Because it’s so easy for hackers to do this. Companies really don’t do a good job of securing their wireless networks. I’m glad I don’t have a credit card and I don’t want one either.
My question is: why aren’t credit card companies pulling out of these store chains if they won’t protect the card info?
Having worked software for many years, NONE of the copmanies I have worked with have ever encrypted the credit card numbers. Those numbers are available to anyone with system access and there is rarely any restrictions on who gets that. They give out full access to all software developers, testers, systems admins, managers, etc. Everyone has access.
No, congress will probably use more honest taxpayer money to bail them out too.
The wheels of Justice turn, uh... slowly. :-)
It is the practice of a bank holding your deposit for XXX number of days. That is a legal right for a bank to do this but it is VERY bad business practice, especially when it is a simple matter of transferring from one account to the other (my business account in the form of a payroll check to my personal checking account). I have already set-up an account with TD North and after these charges are cleared will move all my business away. They are losing a very nice business and consumer.
The bank that did this was Citizens. I enjoyed working with Citizens up until about a year ago when the credit crisis started. An underwriter for Citizens regional banking was kind enough last July to ask me if I knew the difference between a credit crisis and an insolvency crisis. As a CEO, I had to pause for about twenty second to think about this while I was on the phone with him. I planned accordingly for this economy.
Not too many companies encrypt on their local wired LAN. Physical security of the LAN is more effective and encryption puts a huge amount of overhead on the system. Plus... If you got bad guys inside the fence you've got way bigger problems. These guys had ownership of machines. Encryption wouldn't have fixed it.
Sounds to me like they got somebody inside.
You're kidding, right? What do you think the ratio of valid sales revenue to fraudulent charges is? Please... they're not going to cut off an arm for the wart on a finger.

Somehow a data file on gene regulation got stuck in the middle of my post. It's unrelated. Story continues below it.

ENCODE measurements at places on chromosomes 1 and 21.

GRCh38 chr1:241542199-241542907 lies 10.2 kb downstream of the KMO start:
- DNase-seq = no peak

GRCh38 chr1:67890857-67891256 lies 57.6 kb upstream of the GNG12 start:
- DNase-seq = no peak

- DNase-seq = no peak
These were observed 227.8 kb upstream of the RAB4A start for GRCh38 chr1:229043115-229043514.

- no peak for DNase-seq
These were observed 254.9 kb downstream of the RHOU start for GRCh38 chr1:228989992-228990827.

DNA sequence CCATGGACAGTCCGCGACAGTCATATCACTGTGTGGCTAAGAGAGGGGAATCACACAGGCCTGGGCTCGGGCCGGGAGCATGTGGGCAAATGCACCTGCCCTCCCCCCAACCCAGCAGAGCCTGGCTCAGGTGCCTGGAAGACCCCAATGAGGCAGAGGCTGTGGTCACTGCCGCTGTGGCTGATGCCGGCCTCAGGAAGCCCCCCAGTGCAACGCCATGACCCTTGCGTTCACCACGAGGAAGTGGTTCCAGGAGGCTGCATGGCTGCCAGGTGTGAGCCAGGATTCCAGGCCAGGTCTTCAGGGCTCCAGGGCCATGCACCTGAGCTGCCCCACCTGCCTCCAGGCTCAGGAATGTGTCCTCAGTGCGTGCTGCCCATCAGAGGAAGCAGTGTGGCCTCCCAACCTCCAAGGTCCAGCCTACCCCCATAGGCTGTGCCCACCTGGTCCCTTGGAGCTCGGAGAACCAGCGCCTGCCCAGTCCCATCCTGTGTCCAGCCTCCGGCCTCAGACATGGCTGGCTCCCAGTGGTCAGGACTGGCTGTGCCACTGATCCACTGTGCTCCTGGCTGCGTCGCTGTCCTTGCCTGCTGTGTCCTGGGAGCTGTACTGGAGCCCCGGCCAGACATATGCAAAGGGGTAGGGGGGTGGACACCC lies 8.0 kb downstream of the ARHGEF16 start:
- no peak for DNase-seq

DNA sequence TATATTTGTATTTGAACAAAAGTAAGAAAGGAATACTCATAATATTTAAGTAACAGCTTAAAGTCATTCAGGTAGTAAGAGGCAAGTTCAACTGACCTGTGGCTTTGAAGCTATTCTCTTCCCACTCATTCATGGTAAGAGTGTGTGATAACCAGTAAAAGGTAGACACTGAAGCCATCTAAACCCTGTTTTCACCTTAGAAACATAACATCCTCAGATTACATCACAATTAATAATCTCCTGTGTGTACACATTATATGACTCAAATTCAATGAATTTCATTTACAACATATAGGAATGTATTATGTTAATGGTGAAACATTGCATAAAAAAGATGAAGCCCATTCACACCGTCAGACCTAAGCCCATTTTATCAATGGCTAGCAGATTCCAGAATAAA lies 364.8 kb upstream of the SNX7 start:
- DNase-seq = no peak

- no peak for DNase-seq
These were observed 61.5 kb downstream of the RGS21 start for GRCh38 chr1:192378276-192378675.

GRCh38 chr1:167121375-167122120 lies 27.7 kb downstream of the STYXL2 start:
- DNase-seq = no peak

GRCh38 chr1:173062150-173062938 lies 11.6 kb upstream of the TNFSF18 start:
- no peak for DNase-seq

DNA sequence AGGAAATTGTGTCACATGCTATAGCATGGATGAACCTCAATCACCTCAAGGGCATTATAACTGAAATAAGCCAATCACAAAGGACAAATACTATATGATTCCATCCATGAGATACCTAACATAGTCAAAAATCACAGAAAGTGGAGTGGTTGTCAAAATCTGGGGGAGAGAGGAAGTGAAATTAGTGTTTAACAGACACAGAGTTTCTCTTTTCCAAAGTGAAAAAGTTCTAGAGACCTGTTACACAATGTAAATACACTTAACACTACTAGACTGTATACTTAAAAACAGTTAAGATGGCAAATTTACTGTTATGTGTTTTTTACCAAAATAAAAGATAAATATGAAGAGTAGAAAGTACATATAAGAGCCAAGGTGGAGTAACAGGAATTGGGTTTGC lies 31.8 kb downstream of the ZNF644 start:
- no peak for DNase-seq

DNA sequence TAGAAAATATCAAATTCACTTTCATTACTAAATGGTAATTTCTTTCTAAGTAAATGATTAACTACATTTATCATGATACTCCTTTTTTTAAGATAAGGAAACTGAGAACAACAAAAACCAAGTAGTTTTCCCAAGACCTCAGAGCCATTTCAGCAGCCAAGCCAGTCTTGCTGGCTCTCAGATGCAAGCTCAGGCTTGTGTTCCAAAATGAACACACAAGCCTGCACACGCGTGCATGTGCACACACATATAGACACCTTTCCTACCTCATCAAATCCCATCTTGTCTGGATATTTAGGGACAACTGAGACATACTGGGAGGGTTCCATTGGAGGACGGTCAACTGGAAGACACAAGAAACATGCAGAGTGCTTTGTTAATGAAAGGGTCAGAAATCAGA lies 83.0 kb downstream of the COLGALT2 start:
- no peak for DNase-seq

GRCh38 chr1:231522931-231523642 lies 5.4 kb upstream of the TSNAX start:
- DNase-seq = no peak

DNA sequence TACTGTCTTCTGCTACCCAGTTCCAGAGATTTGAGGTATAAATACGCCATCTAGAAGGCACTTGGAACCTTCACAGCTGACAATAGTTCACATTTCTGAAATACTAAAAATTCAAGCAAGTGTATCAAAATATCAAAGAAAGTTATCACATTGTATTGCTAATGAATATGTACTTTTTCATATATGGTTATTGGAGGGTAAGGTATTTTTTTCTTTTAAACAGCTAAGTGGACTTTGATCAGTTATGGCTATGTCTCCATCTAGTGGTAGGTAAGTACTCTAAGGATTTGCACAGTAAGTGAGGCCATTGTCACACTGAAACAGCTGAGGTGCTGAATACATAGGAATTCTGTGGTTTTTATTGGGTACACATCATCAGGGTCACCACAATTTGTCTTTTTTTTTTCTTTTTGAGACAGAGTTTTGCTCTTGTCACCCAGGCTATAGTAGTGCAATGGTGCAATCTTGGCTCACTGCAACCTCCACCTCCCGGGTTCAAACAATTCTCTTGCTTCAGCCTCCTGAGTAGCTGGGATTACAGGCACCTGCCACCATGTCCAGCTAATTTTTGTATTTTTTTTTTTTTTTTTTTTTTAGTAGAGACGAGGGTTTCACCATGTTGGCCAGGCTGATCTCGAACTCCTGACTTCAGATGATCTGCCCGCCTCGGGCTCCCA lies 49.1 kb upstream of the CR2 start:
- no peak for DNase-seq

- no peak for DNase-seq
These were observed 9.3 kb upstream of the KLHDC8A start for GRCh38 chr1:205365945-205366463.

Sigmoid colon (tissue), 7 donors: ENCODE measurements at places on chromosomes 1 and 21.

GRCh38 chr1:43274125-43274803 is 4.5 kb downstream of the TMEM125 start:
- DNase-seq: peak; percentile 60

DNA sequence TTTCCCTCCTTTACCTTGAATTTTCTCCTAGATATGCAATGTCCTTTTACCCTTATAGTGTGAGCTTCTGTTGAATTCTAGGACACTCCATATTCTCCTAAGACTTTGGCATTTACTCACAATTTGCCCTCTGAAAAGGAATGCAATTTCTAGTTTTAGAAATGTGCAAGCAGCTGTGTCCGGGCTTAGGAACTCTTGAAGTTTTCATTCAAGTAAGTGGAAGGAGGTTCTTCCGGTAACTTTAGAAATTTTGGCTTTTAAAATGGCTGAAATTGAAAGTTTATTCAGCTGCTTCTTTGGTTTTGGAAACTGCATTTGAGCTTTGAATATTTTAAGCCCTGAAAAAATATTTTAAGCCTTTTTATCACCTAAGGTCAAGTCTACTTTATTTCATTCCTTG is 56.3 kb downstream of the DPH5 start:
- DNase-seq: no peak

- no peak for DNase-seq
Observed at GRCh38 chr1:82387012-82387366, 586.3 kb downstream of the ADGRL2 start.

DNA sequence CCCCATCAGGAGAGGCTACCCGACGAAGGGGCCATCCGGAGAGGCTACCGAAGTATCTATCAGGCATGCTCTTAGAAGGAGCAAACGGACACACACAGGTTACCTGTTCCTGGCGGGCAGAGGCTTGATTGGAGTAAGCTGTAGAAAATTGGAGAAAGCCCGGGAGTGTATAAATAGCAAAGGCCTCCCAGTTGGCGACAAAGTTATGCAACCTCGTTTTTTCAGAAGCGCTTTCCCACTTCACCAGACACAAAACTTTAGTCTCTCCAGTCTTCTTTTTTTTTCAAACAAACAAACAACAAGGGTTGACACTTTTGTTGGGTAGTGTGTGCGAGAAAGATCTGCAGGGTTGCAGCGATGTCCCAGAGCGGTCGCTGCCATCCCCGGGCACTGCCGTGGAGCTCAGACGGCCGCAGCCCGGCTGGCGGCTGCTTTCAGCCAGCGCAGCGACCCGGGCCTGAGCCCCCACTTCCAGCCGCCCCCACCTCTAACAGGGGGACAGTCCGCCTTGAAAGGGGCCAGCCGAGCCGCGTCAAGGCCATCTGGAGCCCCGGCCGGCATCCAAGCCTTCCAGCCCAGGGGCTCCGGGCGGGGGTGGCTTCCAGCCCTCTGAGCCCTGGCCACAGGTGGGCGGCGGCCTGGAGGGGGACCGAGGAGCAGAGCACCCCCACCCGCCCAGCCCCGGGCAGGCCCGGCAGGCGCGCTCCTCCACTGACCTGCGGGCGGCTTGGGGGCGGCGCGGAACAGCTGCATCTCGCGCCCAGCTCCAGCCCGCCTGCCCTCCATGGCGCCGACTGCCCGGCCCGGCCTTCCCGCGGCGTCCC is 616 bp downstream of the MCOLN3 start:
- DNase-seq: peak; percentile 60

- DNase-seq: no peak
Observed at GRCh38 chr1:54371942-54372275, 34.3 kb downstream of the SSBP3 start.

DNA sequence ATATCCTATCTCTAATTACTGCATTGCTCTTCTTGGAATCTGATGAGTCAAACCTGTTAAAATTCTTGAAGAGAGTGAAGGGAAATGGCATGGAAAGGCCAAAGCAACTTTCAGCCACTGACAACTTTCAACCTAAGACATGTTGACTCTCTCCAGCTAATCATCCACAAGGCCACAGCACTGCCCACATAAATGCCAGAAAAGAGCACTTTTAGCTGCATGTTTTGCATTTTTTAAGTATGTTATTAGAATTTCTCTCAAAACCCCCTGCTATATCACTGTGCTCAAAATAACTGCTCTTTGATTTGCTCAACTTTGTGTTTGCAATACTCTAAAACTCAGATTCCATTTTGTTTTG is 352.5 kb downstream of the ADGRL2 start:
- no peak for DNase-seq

Correct, but there are also random number generators that pop out 16 and 17 digit blocks that are then proffered in payment for low dollar items. Transactions below a certain level receive minimal or no review as long as the number is valid. If they work then it's off to the races.
A couple years ago I had a call from an issuer asking if I was buying construction steel in Australia. There was also a 5 or 10 dollar purchase the day before somewhere else in the world. The account was closed, charges cleared, and I got a new card in a few days.
Last month I got a call from another issuer asking if I was trying to buy $600 in electronics from "XYZ" company in the last few minutes. "No." ... "Then how about these other charges the day before?" ... "Not them either." The account was blocked right then. While on the phone the thief tried another transaction that was naturally declined. Funny thing was that my business has a business relationship with XYZ. I called them and they provided what information was still in their system, including the thief's ISP and dotted quad. If I had paid more attention in cracker class I would have fried the SOB. As it was I passed it on to the card issuer's fraud department. You would have thought I was Father Christmas. Hopefully somebody is dangling by their p** p** over a slow fire.
This area of computer/credit card security is known as PCI (Payment Card Industry) Standards. It is a rather recent measure that was, in part, necessitated by problems at TJX, the company that was hacked - big time.
Basically payment card data should not be transmitted in clear text in an open, public network. In addition, data cannot be stored on disk in clear text. There are lots of other administrative requirements to ensure that the payment card data is secure. For instance, the following data CANNOT be stored by the merchant: full mag stripe data, CVC2/CVV2/CID (the 3 digit number on the back of the card), and PIN numbers.
If you’re a geek and really want to know the details, they can be found here:
I don't understand why your bank talks to you about my cards. Very strange.
Scary stuff in this nearly cashless society.
Ain’t THAT the truth!
They’re really nice people. Very friendly and helpful.